In the Midst of Oblivion
By Robert Kloss
For so long only this rumor, for so long only the smear in the sky. For so long chalk etchings on the sidewalks in the shape of ancient beasts. For so long green lawns and mothers and fathers and the child.
Then the nights fallen into rows of nights, now impossible numbers of nights born out of the night. And in the night now the sound of an enormous yawn, a strange gulping like the sounds of seas drowning and screams echoing.
And the sky winked open. And the sky closed shut.
And in the morning the horizon burst with crimson flesh. And then the beast came in the vestige of enormous flame.
And the scales filled the windows. And all the houses and all the mothers and all the fathers were reflected in the eyes. And in the reflection their mouths were open in fat Os.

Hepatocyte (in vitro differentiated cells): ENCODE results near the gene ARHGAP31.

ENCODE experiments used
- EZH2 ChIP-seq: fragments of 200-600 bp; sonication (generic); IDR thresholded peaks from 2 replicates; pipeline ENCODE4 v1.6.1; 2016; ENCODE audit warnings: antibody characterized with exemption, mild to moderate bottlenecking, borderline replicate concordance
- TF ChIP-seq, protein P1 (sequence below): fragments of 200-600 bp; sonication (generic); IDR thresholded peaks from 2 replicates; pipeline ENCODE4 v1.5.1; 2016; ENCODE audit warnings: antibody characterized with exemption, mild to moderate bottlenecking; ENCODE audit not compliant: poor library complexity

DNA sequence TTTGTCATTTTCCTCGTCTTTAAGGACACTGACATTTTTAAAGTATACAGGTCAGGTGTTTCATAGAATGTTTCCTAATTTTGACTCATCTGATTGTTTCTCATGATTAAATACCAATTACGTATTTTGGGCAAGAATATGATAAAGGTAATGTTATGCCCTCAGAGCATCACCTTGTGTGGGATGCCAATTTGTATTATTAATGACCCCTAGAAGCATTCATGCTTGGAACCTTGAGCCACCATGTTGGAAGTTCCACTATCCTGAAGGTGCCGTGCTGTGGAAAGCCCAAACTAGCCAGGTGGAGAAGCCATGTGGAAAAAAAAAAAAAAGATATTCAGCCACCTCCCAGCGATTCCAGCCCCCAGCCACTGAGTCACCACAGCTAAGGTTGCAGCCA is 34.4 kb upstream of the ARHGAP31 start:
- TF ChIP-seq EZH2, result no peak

And there came the yawn of enormous lips, of the cities within the throat, of the ships and sailors, of the seas and brine, of the mothers and fathers, of the jungles and kingdoms, of the darkness into darkness within the throat of the impossible mouth.
And then there were no mothers. And then there were no fathers. And then there were no dogs. And then there were no cities. And then there were no trees.
And the child below lost beneath the fallen shadow. And the child below diminished into shadow.
And when the shadow was passed now in the midst of oblivion only a man remained. And so his name was ____________.
Robert Kloss is the author of a novel, The Alligators of Abraham (Mud Luscious Press), and a hybrid-text titled The Desert Places (co-written with Amber Sparks and illustrated by Matt Kish), forthcoming from Curbside Splendor.